Is this a +3 dagger I see before me?

23 09 2009

If there is one thing that put me off D&D when I was into role-playing, it was +3 daggers.  Not +3 daggers in general but a +3 dagger specifically.
Back in the second coming of my role-playing career, I used to organise a small quarterly convention (that was conveniently located in a pub).  I brought together a whole range of local companies that ran PBMs (play-by mail games for those that only know how to communicate electronically).  Companies came from up to 100 miles away and players travelled from all over the UK (and we even had a visit or two from abroad)…but I digress.
One day, a small group decided to role-play.  As the genial host, and being nosey too, I decided to wander over to see what they were playing and to show a genuine interest.  I got within six feet when one player stood up, shouting, “But it’s my +3 dagger.”
I edged closer as the group calmed him.  It transpired that during an encounter, the player dropped the aforementioned weapon off a small boat and into the middle of a lake.
What struck me then (and my memory is so vivid it is as if it were yesterday) was:

  • Not that he lost the dagger. 
  • It was not that he loved the dagger.
  • It wasn’t even that he stood up shouting and attracted unwanted attention.

No, my overriding memory was that this dagger, that he was so loathe to lose, that he so obviously cherished, was called his ‘+3 dagger.’  Not his ‘golden dagger,’ or ‘Sting,’ or even his ‘magical dagger.’  No, it was his ‘+3 dagger.’
I have difficulty in the way D&D attaches magical attributes to items.  Players don’t covet magical weapons that cleave orcs asunder.  Too many want the short-sword that gives a +2 attack bonus on kobolds.
I gave a player a magical item recently (I’m a new GM with my group – see separate posts) and I thought I’d start as I mean to go on.  The player took the item.  The conversation went something like:

‘Is it magical.’
‘You can detect it is magical.’
‘What does it do?’
‘It is magical.’
‘But what bonuses does it give me?’
‘You don’t know yet.’
‘But what do I write on my character sheet?’
‘The standard stats for the sword.  When you are aware of its magical properties, I’ll let you know.’
‘Is it for goblins?’
‘When you are aware…’

I don’t want the stats to get in the way of the role-play.  When the time is right, the sword will behave in a set way and the player will know what’s happening.  Then I’ll give him the stats.
That +3 dagger was directly responsible for me avoiding AD&D and D&D3.  I can’t exactly blame it for my lack of 3.5, but you get the point.  The trouble is, so many players are like that youth all those years ago.  Who can I blame for that?  Well I’m not so sure. 
As far as my group is concerned, however, the metagaming with magical objects stops here.




5 responses

23 09 2009

I remember running an old, silly game where the players found a chest full of clothes. I reeled off a few items then said “….. and a pair of plus fours”.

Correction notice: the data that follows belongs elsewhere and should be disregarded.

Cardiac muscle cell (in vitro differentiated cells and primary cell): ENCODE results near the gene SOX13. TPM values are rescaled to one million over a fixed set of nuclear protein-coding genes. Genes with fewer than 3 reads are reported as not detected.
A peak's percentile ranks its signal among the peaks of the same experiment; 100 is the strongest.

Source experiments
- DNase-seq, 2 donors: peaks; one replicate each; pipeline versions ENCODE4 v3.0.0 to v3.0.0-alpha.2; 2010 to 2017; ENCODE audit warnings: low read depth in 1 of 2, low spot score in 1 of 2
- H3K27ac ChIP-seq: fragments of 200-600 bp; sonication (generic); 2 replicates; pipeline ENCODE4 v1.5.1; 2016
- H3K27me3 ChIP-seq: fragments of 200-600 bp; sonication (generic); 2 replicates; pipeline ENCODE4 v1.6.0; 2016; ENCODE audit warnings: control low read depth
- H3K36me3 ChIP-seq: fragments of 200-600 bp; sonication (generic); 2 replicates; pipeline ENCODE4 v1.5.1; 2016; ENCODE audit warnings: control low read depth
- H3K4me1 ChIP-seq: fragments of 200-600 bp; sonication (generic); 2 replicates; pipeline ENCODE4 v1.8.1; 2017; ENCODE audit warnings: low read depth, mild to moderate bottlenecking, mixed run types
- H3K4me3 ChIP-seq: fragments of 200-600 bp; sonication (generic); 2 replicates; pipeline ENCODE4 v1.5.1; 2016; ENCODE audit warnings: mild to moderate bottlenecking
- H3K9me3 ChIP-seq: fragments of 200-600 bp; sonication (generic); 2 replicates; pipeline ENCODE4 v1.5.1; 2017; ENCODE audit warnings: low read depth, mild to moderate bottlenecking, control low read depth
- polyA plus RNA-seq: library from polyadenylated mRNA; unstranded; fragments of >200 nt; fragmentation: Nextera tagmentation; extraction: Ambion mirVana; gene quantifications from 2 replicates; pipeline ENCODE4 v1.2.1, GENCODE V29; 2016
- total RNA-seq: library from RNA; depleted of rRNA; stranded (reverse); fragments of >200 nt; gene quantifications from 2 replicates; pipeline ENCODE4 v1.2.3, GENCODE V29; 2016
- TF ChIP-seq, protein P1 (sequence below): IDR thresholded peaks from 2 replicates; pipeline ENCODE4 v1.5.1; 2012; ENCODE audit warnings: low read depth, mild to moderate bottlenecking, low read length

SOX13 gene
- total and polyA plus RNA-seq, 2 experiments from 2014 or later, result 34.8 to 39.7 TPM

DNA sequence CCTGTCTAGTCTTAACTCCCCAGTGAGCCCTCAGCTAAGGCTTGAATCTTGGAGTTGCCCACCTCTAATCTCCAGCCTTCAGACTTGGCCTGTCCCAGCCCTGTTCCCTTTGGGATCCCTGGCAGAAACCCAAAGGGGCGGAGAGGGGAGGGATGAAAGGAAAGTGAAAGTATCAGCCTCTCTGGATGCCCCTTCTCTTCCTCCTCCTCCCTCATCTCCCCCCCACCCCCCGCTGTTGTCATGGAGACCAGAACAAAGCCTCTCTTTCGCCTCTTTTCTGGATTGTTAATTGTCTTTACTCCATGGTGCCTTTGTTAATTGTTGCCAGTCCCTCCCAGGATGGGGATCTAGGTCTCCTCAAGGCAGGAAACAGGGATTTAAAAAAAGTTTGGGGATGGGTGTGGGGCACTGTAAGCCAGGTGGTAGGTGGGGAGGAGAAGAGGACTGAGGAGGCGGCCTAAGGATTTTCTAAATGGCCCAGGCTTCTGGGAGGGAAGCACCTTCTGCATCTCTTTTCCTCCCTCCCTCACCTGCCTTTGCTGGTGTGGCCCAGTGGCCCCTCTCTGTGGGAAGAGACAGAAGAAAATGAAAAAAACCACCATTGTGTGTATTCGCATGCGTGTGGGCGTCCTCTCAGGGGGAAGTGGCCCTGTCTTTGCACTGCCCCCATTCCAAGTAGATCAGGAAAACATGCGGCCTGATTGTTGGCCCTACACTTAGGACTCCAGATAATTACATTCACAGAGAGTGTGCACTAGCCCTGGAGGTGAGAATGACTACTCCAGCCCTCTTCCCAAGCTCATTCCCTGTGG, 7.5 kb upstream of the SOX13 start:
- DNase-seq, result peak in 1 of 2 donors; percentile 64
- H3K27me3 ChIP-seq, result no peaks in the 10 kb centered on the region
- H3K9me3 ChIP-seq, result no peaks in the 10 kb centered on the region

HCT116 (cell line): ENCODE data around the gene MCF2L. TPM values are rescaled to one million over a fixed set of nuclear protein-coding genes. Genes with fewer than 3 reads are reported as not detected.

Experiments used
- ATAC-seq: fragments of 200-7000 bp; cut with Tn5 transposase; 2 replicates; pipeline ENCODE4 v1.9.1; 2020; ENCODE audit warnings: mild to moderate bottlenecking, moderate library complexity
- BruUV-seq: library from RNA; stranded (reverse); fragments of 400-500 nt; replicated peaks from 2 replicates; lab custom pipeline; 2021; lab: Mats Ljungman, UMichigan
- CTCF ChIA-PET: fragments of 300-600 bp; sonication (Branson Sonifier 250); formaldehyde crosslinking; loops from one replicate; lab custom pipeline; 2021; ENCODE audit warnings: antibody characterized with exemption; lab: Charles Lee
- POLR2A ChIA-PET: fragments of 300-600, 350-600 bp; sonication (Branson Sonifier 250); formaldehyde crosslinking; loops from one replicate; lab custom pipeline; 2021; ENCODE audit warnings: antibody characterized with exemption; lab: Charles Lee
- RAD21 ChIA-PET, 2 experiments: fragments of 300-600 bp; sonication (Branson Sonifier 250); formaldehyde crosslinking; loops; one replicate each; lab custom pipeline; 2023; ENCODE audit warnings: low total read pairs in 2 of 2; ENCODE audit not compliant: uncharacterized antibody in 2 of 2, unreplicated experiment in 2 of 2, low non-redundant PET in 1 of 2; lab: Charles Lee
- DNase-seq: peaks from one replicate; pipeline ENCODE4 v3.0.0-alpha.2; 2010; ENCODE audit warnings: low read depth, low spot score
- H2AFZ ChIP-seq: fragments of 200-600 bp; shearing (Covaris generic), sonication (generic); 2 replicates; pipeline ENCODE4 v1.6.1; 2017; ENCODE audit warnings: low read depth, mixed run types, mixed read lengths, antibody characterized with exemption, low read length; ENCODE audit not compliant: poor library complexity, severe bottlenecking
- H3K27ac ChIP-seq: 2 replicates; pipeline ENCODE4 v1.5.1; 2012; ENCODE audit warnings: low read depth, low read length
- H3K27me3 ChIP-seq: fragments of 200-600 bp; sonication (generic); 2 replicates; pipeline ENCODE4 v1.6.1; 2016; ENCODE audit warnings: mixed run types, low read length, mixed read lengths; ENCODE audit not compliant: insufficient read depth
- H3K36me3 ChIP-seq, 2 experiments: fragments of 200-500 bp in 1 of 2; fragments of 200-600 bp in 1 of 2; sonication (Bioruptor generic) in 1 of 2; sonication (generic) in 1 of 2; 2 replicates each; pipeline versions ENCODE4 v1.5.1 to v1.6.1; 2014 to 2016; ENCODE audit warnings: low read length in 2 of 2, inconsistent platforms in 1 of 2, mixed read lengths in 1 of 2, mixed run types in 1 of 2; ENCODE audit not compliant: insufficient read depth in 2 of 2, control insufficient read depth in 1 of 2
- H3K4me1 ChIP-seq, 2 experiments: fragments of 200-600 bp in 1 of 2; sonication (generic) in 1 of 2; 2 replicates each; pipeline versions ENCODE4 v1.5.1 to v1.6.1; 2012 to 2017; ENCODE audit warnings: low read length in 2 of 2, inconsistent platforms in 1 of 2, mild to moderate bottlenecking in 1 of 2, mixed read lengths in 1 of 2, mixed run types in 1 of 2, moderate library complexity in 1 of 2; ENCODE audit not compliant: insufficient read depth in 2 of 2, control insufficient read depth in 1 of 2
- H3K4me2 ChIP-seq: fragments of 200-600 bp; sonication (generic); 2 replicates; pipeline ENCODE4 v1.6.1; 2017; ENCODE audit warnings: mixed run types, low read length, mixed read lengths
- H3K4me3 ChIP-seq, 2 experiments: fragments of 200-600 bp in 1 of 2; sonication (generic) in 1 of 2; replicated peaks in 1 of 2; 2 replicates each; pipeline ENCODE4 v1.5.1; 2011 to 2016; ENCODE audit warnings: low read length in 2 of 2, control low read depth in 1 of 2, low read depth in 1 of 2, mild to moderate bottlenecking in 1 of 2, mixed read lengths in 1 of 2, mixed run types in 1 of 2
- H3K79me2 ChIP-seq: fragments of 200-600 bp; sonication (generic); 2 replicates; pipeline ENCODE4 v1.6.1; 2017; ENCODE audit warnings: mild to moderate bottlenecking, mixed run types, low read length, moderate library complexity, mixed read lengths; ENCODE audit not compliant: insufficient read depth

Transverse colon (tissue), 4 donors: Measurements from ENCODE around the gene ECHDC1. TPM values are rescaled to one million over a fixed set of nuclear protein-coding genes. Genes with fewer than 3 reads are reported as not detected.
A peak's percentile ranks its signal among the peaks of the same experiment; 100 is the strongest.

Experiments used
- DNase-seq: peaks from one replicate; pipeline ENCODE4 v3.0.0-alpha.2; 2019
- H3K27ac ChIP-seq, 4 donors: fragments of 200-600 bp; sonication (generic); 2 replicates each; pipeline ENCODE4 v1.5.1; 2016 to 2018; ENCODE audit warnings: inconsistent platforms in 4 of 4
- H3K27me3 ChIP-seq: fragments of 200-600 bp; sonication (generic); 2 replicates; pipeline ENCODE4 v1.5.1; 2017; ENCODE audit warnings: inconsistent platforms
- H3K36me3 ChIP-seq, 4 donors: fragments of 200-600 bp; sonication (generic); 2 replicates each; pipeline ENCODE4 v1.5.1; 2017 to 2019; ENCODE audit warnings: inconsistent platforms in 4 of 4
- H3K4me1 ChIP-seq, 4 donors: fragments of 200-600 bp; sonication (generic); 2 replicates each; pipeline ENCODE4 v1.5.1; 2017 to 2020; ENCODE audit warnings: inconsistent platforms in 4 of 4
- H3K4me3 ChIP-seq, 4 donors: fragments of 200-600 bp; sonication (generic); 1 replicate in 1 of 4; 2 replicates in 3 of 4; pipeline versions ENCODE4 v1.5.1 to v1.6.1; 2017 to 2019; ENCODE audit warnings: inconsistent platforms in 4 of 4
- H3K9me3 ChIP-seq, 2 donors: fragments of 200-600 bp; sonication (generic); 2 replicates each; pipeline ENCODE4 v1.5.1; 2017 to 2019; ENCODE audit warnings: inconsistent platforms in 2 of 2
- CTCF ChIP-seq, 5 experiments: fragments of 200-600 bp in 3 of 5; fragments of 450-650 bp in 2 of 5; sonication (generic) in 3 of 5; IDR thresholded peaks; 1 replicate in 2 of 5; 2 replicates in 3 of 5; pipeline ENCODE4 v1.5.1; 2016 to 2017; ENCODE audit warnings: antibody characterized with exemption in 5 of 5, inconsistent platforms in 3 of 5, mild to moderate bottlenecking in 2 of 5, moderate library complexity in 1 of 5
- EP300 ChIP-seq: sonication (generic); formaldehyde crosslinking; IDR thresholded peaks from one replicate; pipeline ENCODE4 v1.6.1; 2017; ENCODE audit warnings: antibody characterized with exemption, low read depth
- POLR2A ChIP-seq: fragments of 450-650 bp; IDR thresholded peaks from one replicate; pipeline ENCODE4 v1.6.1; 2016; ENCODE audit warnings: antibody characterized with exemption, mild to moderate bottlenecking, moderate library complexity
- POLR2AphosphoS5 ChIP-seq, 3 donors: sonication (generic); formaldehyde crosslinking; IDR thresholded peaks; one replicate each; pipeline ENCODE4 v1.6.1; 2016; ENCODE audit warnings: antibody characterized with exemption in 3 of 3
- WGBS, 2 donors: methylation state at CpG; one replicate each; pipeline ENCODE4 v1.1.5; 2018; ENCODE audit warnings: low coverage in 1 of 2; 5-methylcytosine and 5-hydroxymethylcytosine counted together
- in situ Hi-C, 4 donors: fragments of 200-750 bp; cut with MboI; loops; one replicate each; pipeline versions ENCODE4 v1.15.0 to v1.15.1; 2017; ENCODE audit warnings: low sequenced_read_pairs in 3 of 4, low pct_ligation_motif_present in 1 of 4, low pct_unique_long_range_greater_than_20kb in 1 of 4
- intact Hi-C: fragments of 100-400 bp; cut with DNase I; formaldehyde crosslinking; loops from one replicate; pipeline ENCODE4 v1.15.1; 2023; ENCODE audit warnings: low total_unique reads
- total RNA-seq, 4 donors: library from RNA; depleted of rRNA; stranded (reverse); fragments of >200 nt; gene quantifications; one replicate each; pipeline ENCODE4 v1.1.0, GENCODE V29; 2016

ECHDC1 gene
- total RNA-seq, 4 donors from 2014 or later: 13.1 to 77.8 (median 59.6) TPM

“PLUS FOURS!” the players cried out, and they started fighting for that most wonderful of items. I mean, nothing back then was +4. They didn’t care what it was or what it did. They wanted ’em.

And that’s how we ended up with a Fighter wearing a pair of golfing trousers.


23 09 2009

I dunno. If I want to be immersed in the RP and not metagame, I’ll play something like Wushu where the mechanics can’t possibly get in the way. When I play D&D, it’s because I want a roleplaying game, emphasis game, where crunching the numbers is half the fun. What’s wrong with that?

24 09 2009

My blogs always champion the point that players play the game they want.
If a group wants to metagame and powergame then that is up to them. For me, and this is just for me, I like to role-play. If the group don’t like the way I GM, then it is me that has to change or move on – not them.
Having said all of that, I don’t see D&D as a game that has to be metagamed – but for some reason it attracts players that like to metagame. It’s a chicken and egg thing, and I have no idea which came first.

25 09 2009
Friday Links for September 25, 2009 | Moebius Adventures

[…] Next, you have a similar article from the AbstractXP blog… Again, a +3 dagger is just a dagger with a +3, but it could be so much more. It should have a history or at least a name to inspire fear and stories in your enemies and friends. It’s definitely a trap that many D&D players run into as far as magic items – focusing on the properties of the item and not the item as his or her character would perceive it. Yet another area where some “crunch” is needed for better roleplaying. You can read the whole article here. […]

28 09 2009
Putting the Wonder back into Wondrous Items « Sea of Stars RPG Design Journal

[…] a lot of articles on this theme -such as Bringing Back the Magic and the brilliantly named “Is this a +3 Dagger I see before me?“- and I wrote about a related subject in Fantastic […]

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